International Women’s Day (IWD) is aimed at inspiring women to advocate for their rights. On March 8 every year, the world celebrates the achievements and contributions of women while simultaneously highlighting the glaring inequality and inequity they still face. The movement advocating for women's rights originated over a century ago but still remains relevant today, with the theme this year being to Press for Progress. However, creating this space for women to feel safe and acknowledged has not been as inclusive as it should be. The contributions of Black Women are still systematically excluded or lumped into one homogeneous experience.

In light of this, and on the heel of Black History Month, let us pay tribute to the black women who have made, and still are making significant contributions to the movement and the world.

How have black women influenced activism?

From activists to politicians, there are so many black women whose contributions have improved the lives of not only black women but all women and men. If you are familiar with the statement "I’m sick and tired of being sick and tired," then Fannie Lou Hamer (1917-1977) should come to mind. Hamer was a tireless voting activist and civil rights leader who fought for the registration of as many African-American voters as possible. She was committed to improving the lives of the poor minorities in her state and her contributions to this, and the movement is etched in the annals of history and documented in the National Women’s Hall of Fame.

By dedicating her life to helping African-American women in any way she could, Dorothy Height (1912-2010) initiated programs that ensured voting rights, especially for black women, and facilitated integration of public spaces. A vocal women’s activist, Height put equality for black women at the forefront of her advocacy work after being denied entry to a college because of her race and gender.

Discuss this news on Eunomia

She is considered the "godmother of civil rights" and was the President of the National Council of Negro Women for several decades. In this position, she galvanized black women around the race movement at the time, to have their voices heard and valued.

Another powerful black woman is the political activist, educator, and author Angela Davis.

She is a fierce woman whose contributions shaped the future for feminists and African-Americans across the country. Influencing the radical counterculture movement of the 1960s, along with being a former Black Panther member, Davis never shied away from controversy and did transformative work in the feminist and social justice movements. She is currently a Distinguished Professor Emerita at the University of California and still inspires the women’s movement while remaining a beacon of light for black women.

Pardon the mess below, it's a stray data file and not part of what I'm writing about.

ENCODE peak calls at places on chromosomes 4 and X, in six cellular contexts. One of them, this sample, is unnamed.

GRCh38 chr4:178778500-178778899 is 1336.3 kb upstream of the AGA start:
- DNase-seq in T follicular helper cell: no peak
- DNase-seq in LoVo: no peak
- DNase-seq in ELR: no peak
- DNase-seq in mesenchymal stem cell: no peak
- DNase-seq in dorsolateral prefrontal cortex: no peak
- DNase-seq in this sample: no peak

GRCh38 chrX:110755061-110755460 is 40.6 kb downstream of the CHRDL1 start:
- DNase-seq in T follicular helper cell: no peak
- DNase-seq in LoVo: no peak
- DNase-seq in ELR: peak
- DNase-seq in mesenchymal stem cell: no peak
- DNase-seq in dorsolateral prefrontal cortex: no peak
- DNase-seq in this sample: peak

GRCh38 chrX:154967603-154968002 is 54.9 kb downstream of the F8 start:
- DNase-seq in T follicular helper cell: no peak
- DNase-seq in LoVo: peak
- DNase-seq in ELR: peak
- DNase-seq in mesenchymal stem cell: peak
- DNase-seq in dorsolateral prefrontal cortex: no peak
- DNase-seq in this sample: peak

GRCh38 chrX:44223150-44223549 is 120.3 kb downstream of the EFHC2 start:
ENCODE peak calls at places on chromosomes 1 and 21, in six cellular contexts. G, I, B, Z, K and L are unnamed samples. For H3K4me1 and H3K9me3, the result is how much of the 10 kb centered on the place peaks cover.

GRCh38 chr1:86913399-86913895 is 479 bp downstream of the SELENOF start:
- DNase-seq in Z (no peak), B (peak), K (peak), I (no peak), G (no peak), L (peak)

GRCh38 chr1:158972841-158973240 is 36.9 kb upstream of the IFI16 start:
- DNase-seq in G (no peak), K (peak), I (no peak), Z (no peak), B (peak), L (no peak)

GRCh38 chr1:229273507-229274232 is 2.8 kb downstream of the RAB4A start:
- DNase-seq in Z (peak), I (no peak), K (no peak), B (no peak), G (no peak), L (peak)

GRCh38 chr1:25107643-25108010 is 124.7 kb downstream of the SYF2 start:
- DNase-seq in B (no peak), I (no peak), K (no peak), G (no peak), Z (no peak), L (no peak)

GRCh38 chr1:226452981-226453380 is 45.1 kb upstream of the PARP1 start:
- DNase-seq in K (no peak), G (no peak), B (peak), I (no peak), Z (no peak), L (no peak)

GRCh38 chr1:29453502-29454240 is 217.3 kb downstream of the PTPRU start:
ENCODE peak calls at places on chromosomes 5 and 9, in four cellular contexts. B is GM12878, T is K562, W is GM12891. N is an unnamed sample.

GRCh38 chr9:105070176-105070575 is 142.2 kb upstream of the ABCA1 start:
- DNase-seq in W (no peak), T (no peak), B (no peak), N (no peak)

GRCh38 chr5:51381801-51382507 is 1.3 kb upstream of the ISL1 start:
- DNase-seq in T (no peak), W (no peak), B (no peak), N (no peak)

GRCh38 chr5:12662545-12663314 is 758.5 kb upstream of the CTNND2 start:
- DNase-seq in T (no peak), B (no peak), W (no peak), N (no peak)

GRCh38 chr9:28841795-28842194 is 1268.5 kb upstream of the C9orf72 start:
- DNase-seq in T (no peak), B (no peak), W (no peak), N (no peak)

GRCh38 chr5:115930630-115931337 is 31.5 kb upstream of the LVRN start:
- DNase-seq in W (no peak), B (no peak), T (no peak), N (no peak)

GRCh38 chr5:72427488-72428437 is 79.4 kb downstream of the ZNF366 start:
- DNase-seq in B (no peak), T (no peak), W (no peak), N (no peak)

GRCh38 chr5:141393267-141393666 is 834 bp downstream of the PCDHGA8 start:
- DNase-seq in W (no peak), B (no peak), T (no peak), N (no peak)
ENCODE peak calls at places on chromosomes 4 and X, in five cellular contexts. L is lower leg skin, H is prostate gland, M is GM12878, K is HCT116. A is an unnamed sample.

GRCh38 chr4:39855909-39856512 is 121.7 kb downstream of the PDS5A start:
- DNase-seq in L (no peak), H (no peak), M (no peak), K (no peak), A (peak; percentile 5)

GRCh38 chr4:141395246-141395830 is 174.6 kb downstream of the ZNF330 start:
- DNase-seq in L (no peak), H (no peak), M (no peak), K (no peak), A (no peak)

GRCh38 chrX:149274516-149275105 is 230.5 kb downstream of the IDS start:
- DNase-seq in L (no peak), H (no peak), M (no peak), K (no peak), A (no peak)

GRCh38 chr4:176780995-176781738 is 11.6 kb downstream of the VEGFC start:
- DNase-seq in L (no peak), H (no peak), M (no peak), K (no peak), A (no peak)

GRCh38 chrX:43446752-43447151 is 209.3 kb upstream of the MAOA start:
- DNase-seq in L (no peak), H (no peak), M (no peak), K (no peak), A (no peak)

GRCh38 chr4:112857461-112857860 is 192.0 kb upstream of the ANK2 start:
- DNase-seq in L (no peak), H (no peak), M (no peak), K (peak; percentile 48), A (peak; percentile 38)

Today, there's a new generation of black female activists who are continuing the work of their predecessors. Of note are Alicia Garza, Patrisse Cullors, and Opal Tometi; founders and leaders of the Black Lives Matter movement and hashtag.

They launched the hashtag in September 2013 after a spate of racially-charged police killings rocked the nation. It was the protest in the wake of Mike Brown’s and Eric Garner’s killings that helped to initiate a national conversation about the violent realities of race, gender and police brutality in America.

In June 2015, a rambunctious young black woman removed the Confederate battle flag at a Confederate monument in South Carolina. Bree Newsome, who was responsible for the revolutionary act, was also arrested for it. The flag was raised again by capitol workers about 45 minutes later but this was a significant act of defiance against the racist symbol. Her bravery sparked many debates and eventually led to the permanent removal of the flag.

Neither she nor the women of the Black Lives Matter movement will be the last in the fight for race and gender equity in America. It will continue until pressing for progress becomes commonplace.

What’s next?

These women are only a few of the many who continue to improve the lives of black women, men and all lives across the country and world. Women and girls around the globe are making progress in their respective spaces, which will only intensify in the years to come, as will the forward momentum for positive change. This change is still not as inclusive as it should be, and unfortunately, to date, the narrative is being controlled by white women due to an unwillingness to understand that while all women are affected by patriarchy, black women are also dealing with systematic racism which many white women will never face.

It is the hope that this push for progress will place some importance on the intersectionality of race in the gender narrative. Nevertheless, black women are taking their position in the movement and are poised to take the lead. The aim is to create an inclusive space that acknowledges the unique experiences of black women as we all press for progress.